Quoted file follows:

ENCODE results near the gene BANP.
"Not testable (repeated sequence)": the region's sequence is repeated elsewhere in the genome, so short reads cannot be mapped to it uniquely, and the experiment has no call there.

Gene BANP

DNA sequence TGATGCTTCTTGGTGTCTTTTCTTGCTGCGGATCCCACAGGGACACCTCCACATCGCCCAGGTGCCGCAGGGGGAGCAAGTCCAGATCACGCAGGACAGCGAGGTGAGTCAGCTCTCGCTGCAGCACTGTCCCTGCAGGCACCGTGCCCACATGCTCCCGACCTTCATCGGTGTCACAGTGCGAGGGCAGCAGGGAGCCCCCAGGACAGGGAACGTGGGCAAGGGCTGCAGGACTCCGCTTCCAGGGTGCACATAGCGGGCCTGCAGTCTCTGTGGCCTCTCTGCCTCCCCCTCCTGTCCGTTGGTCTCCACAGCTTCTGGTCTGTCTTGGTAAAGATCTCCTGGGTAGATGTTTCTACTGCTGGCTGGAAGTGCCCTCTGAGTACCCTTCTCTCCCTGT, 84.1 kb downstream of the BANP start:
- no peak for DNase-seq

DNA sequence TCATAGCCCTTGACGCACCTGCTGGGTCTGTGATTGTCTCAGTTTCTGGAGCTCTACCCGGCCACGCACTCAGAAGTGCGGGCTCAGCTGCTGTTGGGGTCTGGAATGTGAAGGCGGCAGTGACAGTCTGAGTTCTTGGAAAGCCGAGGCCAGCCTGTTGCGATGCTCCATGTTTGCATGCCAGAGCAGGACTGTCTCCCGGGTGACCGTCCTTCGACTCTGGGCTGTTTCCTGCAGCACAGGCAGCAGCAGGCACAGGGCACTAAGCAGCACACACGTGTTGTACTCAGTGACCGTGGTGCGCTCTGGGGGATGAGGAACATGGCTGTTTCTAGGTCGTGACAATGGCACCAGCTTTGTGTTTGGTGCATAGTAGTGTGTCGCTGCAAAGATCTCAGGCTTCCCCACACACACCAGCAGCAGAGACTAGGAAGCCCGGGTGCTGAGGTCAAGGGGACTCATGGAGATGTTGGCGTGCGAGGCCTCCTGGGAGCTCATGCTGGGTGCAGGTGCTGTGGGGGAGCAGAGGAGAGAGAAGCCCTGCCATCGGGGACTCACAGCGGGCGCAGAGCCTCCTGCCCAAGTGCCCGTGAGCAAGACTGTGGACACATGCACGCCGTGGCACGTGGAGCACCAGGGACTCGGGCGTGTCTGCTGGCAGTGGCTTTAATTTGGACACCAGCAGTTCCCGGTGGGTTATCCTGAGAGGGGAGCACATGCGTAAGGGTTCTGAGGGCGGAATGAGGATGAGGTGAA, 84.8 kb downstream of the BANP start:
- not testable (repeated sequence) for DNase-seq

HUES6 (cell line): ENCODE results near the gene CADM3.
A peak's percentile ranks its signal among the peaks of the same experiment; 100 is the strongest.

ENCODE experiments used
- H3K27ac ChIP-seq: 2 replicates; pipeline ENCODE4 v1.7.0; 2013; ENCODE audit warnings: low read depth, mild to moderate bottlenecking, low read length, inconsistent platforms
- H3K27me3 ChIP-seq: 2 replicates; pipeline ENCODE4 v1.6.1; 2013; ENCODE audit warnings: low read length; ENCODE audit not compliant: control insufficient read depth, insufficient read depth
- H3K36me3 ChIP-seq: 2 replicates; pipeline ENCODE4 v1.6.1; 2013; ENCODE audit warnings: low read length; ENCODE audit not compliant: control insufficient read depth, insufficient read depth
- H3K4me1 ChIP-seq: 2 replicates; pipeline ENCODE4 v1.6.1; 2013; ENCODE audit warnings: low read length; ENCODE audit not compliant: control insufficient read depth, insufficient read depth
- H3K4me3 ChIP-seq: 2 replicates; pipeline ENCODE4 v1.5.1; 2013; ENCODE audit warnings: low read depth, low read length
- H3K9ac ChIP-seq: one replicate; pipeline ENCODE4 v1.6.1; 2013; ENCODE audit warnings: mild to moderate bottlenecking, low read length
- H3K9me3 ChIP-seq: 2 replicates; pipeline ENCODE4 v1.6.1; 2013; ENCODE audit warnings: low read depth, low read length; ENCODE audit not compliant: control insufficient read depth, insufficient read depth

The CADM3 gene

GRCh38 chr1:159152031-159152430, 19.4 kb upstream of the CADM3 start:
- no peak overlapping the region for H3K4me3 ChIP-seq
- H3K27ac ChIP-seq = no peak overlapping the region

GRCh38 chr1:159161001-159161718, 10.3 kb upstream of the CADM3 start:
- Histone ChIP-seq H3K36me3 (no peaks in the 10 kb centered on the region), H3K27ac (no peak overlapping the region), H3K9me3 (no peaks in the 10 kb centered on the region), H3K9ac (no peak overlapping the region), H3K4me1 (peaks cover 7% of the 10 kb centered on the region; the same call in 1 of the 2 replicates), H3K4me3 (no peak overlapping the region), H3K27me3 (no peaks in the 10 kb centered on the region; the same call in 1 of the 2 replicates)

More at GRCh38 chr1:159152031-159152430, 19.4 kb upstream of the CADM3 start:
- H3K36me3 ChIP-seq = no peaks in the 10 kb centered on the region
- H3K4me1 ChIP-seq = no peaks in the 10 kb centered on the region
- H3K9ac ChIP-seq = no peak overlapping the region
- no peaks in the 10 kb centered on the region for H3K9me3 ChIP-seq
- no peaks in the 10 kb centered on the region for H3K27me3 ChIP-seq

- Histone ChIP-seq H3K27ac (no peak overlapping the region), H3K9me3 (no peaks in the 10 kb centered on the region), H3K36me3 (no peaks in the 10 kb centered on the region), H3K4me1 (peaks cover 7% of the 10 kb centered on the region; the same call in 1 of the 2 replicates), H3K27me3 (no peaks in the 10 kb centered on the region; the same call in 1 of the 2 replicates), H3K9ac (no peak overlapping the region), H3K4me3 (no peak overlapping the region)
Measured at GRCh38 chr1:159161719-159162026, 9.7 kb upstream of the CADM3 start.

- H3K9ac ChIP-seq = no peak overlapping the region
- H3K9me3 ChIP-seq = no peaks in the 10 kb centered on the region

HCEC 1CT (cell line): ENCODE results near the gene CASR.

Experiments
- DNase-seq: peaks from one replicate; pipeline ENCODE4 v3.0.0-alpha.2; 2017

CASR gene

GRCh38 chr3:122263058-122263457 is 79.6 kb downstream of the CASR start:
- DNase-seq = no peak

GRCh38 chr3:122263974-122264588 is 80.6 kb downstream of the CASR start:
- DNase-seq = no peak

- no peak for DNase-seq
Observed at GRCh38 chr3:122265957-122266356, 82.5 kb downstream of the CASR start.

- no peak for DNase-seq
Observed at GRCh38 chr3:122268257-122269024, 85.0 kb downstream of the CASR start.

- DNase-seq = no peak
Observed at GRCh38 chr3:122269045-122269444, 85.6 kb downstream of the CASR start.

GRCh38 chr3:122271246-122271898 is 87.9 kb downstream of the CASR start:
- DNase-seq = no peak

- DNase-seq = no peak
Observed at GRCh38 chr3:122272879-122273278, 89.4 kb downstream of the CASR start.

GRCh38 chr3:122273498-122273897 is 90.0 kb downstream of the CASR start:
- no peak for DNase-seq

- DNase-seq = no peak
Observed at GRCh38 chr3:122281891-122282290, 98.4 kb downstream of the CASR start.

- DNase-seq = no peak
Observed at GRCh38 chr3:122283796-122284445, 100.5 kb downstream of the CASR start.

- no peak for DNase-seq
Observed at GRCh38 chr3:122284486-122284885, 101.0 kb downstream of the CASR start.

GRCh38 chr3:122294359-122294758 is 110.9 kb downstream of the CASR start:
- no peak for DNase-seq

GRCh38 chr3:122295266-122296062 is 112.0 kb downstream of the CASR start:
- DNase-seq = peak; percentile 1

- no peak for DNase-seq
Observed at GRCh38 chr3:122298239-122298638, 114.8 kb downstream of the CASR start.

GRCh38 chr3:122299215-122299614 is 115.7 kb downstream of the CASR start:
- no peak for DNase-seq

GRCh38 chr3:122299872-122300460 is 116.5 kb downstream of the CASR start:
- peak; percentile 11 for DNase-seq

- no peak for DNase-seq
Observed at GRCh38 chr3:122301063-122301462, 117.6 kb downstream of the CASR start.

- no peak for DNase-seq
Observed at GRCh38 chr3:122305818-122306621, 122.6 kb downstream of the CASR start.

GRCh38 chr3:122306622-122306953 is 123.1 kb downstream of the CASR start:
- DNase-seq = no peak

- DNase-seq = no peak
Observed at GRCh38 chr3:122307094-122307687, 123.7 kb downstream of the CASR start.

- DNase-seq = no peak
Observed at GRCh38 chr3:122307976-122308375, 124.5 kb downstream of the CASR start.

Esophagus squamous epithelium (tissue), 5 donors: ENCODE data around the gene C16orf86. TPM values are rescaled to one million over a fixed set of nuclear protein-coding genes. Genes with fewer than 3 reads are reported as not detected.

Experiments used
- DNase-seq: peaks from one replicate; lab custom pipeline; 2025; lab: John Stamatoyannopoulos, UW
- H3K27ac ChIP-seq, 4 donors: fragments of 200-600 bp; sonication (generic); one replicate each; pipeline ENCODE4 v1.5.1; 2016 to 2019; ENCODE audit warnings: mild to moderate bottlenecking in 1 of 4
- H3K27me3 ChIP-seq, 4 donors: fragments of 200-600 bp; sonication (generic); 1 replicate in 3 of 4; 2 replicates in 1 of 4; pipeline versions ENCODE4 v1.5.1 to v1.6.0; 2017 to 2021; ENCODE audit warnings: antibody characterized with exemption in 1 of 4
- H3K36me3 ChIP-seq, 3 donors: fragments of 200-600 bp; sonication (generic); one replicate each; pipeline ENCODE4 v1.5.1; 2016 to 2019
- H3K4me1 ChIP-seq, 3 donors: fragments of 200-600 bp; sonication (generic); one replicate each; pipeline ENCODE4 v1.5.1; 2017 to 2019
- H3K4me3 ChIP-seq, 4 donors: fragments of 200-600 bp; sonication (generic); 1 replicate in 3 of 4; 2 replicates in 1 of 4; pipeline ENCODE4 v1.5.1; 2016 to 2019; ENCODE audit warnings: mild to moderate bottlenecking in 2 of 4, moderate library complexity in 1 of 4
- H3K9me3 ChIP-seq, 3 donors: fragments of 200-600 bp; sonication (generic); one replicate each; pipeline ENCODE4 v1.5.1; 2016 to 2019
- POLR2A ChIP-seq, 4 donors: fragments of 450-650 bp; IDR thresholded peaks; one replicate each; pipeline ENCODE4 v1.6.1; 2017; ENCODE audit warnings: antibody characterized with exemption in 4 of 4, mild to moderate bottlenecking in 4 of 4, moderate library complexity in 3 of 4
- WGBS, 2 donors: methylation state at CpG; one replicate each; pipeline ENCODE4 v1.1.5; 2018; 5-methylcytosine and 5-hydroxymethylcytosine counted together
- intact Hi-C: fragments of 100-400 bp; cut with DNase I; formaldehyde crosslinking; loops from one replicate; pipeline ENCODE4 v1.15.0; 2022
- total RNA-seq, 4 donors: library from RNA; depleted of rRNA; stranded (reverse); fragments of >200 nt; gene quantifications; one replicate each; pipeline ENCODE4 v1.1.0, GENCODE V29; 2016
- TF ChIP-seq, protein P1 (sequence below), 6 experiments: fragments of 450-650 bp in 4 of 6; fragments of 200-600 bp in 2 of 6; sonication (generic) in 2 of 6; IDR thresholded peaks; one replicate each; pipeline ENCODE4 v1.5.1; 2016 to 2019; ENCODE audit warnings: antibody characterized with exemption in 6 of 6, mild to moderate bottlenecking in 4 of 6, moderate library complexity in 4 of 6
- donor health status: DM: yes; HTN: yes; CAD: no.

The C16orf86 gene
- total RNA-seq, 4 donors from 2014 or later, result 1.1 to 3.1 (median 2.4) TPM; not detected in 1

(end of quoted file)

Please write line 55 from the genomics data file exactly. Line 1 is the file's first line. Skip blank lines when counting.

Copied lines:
Observed at GRCh38 chr3:122281891-122282290, 98.4 kb downstream of the CASR start.